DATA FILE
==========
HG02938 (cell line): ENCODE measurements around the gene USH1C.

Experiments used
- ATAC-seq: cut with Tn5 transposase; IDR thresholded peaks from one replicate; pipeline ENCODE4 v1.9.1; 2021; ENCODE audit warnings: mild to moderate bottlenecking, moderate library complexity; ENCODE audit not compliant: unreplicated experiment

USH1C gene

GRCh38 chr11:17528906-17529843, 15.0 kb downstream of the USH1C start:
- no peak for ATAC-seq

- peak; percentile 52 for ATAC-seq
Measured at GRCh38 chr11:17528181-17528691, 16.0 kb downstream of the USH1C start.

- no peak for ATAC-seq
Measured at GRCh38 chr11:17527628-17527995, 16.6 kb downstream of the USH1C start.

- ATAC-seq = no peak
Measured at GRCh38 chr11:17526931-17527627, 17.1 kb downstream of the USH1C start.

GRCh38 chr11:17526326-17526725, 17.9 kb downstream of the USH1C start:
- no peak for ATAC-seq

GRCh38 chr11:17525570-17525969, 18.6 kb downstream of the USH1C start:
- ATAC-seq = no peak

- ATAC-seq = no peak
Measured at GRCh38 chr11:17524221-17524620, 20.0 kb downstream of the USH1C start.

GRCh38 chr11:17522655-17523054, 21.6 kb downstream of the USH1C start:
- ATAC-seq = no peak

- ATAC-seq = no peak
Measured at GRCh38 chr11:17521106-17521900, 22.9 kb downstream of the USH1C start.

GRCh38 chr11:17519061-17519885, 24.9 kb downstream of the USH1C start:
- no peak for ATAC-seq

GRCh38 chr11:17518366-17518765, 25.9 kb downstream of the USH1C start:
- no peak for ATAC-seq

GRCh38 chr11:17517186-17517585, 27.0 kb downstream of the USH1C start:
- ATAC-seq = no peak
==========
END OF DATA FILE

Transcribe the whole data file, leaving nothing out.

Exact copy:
HG02938 (cell line): ENCODE measurements around the gene USH1C.

Experiments used
- ATAC-seq: cut with Tn5 transposase; IDR thresholded peaks from one replicate; pipeline ENCODE4 v1.9.1; 2021; ENCODE audit warnings: mild to moderate bottlenecking, moderate library complexity; ENCODE audit not compliant: unreplicated experiment

USH1C gene

GRCh38 chr11:17528906-17529843, 15.0 kb downstream of the USH1C start:
- no peak for ATAC-seq

- peak; percentile 52 for ATAC-seq
Measured at GRCh38 chr11:17528181-17528691, 16.0 kb downstream of the USH1C start.

- no peak for ATAC-seq
Measured at GRCh38 chr11:17527628-17527995, 16.6 kb downstream of the USH1C start.

- ATAC-seq = no peak
Measured at GRCh38 chr11:17526931-17527627, 17.1 kb downstream of the USH1C start.

GRCh38 chr11:17526326-17526725, 17.9 kb downstream of the USH1C start:
- no peak for ATAC-seq

GRCh38 chr11:17525570-17525969, 18.6 kb downstream of the USH1C start:
- ATAC-seq = no peak

- ATAC-seq = no peak
Measured at GRCh38 chr11:17524221-17524620, 20.0 kb downstream of the USH1C start.

GRCh38 chr11:17522655-17523054, 21.6 kb downstream of the USH1C start:
- ATAC-seq = no peak

- ATAC-seq = no peak
Measured at GRCh38 chr11:17521106-17521900, 22.9 kb downstream of the USH1C start.

GRCh38 chr11:17519061-17519885, 24.9 kb downstream of the USH1C start:
- no peak for ATAC-seq

GRCh38 chr11:17518366-17518765, 25.9 kb downstream of the USH1C start:
- no peak for ATAC-seq

GRCh38 chr11:17517186-17517585, 27.0 kb downstream of the USH1C start:
- ATAC-seq = no peak